Want to see barbarism? Billmon has just the thing for you:

Heart of Darkness

The website has become a stomach-churning showcase for the pornography of war -- close-up shots of Iraqi insurgents and civilians with heads blown off, or with intestines spilling from open wounds. Sometimes photographs of mangled body parts are displayed: Part of the game is for users to guess what appendage or organ is on display . . . - The Nation, The Porn of War, September 22, 2005

I didn't go to the big anti-war demo in Washington today -- and not just because I have the normal responsibilities of a middle-aged parent with a house, a mortgage, a dog and a backyard that badly needs mowing. I could have evaded all of those things. I decided not to go because up I've been deeply conflicted about the morality of supporting a rapid U.S. military withdrawal from Iraq.

That is, up until now.

I came across the Nation article on, which meant I had to take a good, hard look at the psychopathic side of the American spirit, and consider its implications not just for the war on terrorism and the occupation of Iraq, but its role in the emergence of an authentically fascist movement in American politics - one which feeds on violence and the glorification of violence, and which has found an audience not just in the U.S. military (where I think -- or at least hope -- it's still a relatively small fringe) but in the culture as a whole.

The truth is, I don't give a tinker's damn about the war on terrorism any more -- not when it's set next to the agony the war in Iraq is inflicting on the people of Iraq. The American people chose this war, and whether it was out of ignorance, fear, or a blind, hysterical patriotism is really beside the point. In a democracy (even one as puerile and corrupt as ours) people get the kind of government they deserve. And so the American people deserve the consequences of failure in Iraq -- whether it's another 2,000 dead soldiers, or $10 a gallon gas, or the transformation of the Sunni Triangle into the world's biggest terrorist training camp. We've earned them all, the hard way.

My personal opinion is that having started the war, and uncorked the bottle of religious fanaticism and communal savagery, America is morally obliged to do whatever it can to minimize the suffering and death its actions have caused -- and will continue to cause for years to come.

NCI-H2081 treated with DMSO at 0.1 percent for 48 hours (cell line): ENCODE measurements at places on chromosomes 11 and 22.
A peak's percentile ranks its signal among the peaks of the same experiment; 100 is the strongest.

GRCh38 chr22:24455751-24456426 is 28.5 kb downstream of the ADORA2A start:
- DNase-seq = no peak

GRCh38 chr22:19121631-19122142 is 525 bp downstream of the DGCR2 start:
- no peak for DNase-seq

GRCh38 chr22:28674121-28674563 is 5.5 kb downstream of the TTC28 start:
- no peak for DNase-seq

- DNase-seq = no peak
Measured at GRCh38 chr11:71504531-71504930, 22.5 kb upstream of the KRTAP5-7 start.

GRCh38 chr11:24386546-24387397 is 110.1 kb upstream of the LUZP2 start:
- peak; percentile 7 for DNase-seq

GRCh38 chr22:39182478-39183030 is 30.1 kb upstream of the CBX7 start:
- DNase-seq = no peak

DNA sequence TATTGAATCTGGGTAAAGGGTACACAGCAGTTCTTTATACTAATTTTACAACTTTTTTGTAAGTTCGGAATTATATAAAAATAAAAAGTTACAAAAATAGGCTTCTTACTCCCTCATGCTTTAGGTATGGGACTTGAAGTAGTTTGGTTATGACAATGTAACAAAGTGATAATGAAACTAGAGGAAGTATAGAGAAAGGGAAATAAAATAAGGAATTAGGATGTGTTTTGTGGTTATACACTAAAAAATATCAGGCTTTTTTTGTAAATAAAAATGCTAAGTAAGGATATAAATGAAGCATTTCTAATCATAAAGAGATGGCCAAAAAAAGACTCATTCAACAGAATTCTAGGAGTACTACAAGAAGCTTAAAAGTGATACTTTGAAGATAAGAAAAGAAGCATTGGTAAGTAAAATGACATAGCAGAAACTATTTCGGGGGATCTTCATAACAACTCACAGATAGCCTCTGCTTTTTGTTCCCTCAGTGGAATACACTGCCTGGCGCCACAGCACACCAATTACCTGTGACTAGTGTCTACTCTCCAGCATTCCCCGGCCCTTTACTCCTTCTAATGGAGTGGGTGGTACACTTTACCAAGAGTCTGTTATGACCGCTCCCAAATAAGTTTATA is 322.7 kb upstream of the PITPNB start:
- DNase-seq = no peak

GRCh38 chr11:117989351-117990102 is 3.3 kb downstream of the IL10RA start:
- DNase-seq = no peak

CIA counterinsurgency specialist Michael Scheuer warned ... in his book Imperial Hubris:

Progress will be measured by the pace of killing and, yes, by body counts. Not the fatuous body counts of Vietnam, but precise counts that will run to extremely large numbers. The piles of dead will include as many or more civilians as combatants because our enemies wear no uniforms.

Killing in large numbers is not enough to defeat our Muslim foes. With killing must come a Sherman-like razing of infrastructure. Roads and irrigation systems; bridges, power plants, and crops in the field; fertile plants and grain mills -- all these and more will need to be destroyed to deny the enemy its support base. Land mines, moreoever, will be massively reintroduced to seal borders and mountain passes too long, high, or numerous to close with U.S. soldiers, As noted, such actions will yield large civilian casualties, displaced populations, and refugees.

Again, this sort of bloody-mindedness is neither admirable nor desirable, but it will remain America's only option so long as she stands by her failed policies toward the Muslim world.

There was a time when I would have argued that the American people couldn't stomach that kind of butchery -- not for long anyway -- even if their political leaders were willing to inflict it. But now I'm not so sure.